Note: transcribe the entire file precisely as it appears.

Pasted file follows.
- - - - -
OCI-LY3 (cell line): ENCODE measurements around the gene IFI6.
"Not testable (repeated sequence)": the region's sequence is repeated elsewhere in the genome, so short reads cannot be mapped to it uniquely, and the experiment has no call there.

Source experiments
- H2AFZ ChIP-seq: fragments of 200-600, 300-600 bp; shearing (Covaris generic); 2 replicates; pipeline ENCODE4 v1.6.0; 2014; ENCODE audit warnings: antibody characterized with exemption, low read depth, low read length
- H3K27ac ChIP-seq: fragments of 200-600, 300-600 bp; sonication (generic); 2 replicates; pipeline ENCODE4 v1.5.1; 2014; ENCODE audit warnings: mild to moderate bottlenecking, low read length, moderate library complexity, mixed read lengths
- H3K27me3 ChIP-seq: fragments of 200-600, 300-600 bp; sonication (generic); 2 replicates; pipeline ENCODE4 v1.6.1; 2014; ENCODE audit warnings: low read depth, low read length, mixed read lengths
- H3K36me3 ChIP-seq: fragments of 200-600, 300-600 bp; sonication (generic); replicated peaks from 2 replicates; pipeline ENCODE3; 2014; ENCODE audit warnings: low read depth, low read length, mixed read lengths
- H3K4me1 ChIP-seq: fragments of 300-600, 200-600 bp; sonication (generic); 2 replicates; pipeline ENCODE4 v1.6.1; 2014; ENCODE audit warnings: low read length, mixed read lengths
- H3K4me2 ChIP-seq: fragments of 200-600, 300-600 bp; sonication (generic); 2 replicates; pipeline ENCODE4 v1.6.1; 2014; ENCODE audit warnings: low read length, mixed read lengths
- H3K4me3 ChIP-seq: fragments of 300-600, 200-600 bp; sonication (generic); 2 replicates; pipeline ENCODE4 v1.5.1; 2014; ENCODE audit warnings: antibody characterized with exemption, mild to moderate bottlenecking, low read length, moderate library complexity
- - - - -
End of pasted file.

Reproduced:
OCI-LY3 (cell line): ENCODE measurements around the gene IFI6.
"Not testable (repeated sequence)": the region's sequence is repeated elsewhere in the genome, so short reads cannot be mapped to it uniquely, and the experiment has no call there.

Source experiments
- H2AFZ ChIP-seq: fragments of 200-600, 300-600 bp; shearing (Covaris generic); 2 replicates; pipeline ENCODE4 v1.6.0; 2014; ENCODE audit warnings: antibody characterized with exemption, low read depth, low read length
- H3K27ac ChIP-seq: fragments of 200-600, 300-600 bp; sonication (generic); 2 replicates; pipeline ENCODE4 v1.5.1; 2014; ENCODE audit warnings: mild to moderate bottlenecking, low read length, moderate library complexity, mixed read lengths
- H3K27me3 ChIP-seq: fragments of 200-600, 300-600 bp; sonication (generic); 2 replicates; pipeline ENCODE4 v1.6.1; 2014; ENCODE audit warnings: low read depth, low read length, mixed read lengths
- H3K36me3 ChIP-seq: fragments of 200-600, 300-600 bp; sonication (generic); replicated peaks from 2 replicates; pipeline ENCODE3; 2014; ENCODE audit warnings: low read depth, low read length, mixed read lengths
- H3K4me1 ChIP-seq: fragments of 300-600, 200-600 bp; sonication (generic); 2 replicates; pipeline ENCODE4 v1.6.1; 2014; ENCODE audit warnings: low read length, mixed read lengths
- H3K4me2 ChIP-seq: fragments of 200-600, 300-600 bp; sonication (generic); 2 replicates; pipeline ENCODE4 v1.6.1; 2014; ENCODE audit warnings: low read length, mixed read lengths
- H3K4me3 ChIP-seq: fragments of 300-600, 200-600 bp; sonication (generic); 2 replicates; pipeline ENCODE4 v1.5.1; 2014; ENCODE audit warnings: antibody characterized with exemption, mild to moderate bottlenecking, low read length, moderate library complexity